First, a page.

March 30, 2008

Part 2: What If Catalog Prospecting Stopped Because Of Do Not Mail Legislation?

We explored what happens in year one when catalog prospecting (and reactivation) is discontinued due to do not mail legislation. Now let's take a peek at years two and three in our simulation.



Please click on the image to enlarge it.

Recall that we were managing a $32 million dollar business that was generating $3 million in profit. This business would have still been growing in sales and profit, in all likelihood.

However, without a steady diet of new customers, this business is starving. The business is now half the size it used to be, generating about $16 million in sales, and around a half million in profit. Take a look at the catalog-driven component of this business. Catalog used to drive $13 million to the call center, and $12 million to the internet. Without catalog prospecting, only loyal customers are left, and these customers drop off at a rate of about fifty percent a year. By year three, catalogs are only driving $4 million a year. A few million dollars are made up via the online/organic channel, as a few catalog customers decide to buy online in spite of the fact that they no longer are advertised to.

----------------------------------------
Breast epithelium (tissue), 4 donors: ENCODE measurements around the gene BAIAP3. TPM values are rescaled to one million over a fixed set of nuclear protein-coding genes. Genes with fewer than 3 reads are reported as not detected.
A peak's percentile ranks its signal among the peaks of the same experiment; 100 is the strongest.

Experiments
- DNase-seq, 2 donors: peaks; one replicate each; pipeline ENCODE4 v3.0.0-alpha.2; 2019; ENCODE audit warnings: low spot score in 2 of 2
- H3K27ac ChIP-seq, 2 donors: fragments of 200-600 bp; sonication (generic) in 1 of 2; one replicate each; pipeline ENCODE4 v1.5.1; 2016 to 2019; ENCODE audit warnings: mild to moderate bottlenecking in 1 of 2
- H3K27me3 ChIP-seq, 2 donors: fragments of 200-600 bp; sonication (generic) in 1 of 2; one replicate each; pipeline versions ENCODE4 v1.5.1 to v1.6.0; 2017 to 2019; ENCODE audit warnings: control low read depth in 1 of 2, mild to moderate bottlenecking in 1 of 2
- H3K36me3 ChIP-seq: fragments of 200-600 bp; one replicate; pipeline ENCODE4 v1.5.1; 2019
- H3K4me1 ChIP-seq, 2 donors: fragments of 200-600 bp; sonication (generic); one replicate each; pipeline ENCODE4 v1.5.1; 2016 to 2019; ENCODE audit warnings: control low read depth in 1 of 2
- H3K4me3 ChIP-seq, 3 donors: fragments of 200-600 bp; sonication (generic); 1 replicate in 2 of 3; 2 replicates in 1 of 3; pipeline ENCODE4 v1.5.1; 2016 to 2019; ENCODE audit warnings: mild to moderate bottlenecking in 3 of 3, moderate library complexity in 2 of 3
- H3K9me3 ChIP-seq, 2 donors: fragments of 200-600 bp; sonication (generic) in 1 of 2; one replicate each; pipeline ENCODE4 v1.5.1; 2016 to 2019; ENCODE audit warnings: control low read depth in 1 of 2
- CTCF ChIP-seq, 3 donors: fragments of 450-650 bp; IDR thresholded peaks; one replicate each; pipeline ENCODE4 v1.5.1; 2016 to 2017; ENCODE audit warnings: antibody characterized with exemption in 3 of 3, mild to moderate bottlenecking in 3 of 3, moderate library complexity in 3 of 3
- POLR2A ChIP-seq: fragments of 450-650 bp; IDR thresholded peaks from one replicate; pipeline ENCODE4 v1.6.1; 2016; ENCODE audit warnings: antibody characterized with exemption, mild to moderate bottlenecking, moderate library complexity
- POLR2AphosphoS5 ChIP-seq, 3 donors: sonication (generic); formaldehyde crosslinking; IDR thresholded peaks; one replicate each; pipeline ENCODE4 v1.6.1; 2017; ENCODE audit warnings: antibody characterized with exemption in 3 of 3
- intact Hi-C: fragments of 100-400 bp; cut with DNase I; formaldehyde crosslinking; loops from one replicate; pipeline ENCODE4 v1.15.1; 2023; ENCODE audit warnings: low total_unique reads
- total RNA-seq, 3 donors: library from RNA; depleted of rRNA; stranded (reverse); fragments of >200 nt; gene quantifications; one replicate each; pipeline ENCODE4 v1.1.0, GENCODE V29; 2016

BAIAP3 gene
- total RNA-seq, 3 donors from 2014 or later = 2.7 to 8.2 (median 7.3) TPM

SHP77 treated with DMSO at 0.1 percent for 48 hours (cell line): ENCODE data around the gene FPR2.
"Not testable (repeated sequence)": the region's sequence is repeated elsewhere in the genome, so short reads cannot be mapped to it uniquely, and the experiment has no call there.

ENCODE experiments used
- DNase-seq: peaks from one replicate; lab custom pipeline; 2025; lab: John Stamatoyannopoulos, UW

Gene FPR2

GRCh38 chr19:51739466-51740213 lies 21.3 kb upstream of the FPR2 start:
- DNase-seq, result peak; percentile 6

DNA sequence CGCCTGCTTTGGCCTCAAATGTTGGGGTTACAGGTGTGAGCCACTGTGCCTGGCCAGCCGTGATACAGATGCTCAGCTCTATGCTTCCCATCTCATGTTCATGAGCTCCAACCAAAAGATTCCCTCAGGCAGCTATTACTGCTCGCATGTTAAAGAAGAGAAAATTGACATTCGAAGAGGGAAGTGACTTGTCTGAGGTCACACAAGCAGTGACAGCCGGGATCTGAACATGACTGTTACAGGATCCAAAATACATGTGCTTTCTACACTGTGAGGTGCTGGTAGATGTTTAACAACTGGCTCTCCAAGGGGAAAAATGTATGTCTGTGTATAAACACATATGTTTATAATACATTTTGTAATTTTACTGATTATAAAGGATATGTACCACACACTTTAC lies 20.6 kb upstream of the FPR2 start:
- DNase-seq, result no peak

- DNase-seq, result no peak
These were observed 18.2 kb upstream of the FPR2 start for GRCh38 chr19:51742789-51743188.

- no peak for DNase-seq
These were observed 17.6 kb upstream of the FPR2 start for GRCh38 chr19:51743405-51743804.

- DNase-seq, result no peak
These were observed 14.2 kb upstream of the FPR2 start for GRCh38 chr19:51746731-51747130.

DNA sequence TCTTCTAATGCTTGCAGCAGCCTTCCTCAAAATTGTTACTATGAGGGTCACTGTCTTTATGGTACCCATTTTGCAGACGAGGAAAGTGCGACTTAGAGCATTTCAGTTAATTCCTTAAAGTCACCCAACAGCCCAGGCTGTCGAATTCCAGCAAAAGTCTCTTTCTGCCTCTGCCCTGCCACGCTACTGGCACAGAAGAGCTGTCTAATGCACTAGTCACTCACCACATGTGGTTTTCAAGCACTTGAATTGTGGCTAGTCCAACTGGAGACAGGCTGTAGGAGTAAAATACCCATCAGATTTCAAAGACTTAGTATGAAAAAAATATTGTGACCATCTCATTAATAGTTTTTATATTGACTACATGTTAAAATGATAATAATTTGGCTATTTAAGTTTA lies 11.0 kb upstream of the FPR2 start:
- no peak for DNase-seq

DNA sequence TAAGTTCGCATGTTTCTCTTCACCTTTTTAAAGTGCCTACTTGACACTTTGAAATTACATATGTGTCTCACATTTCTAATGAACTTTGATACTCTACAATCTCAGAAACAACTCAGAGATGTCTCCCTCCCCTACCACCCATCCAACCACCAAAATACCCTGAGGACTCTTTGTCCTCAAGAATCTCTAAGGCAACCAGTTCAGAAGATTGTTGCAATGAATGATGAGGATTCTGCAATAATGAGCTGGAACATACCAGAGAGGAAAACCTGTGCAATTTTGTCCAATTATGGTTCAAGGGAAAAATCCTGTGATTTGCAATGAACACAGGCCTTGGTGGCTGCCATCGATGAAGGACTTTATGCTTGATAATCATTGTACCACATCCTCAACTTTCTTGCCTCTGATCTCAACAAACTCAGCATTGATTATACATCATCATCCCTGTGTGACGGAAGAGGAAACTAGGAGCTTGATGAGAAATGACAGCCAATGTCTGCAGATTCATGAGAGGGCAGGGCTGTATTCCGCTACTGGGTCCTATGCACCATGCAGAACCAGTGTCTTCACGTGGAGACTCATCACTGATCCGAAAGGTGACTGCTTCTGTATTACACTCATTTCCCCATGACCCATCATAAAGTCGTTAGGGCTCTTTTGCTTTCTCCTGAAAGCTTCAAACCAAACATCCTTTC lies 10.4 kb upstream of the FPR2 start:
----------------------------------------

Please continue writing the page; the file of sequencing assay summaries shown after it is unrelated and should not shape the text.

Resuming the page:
Key Issues, After Three Years:

Seventy five percent of the remaining call center staff must be laid off, as there isn't enough volume to provide jobs for these individuals.

Twenty five percent of the remaining distribution center staff must be laid off, as there isn't enough volume to provide jobs for these individuals. Management must also consider what to do with a distribution center that is half empty, compared with three years ago.

Given the severe decrease in profitability, management would have to seriously consider mass layoffs among salaried staff.

The reduction in profitability severely limits the ability of the catalog brand to invest in anything.


Light At The End Of The Tunnel

In part three of this series, we'll show how the cataloger becomes an online brand, and begins to grow once again. Hope isn't lost. As leaders, we'll need to consider what we can do today to grow the business in a way that insulates us from the headaches associated with discontinuity in catalog marketing.

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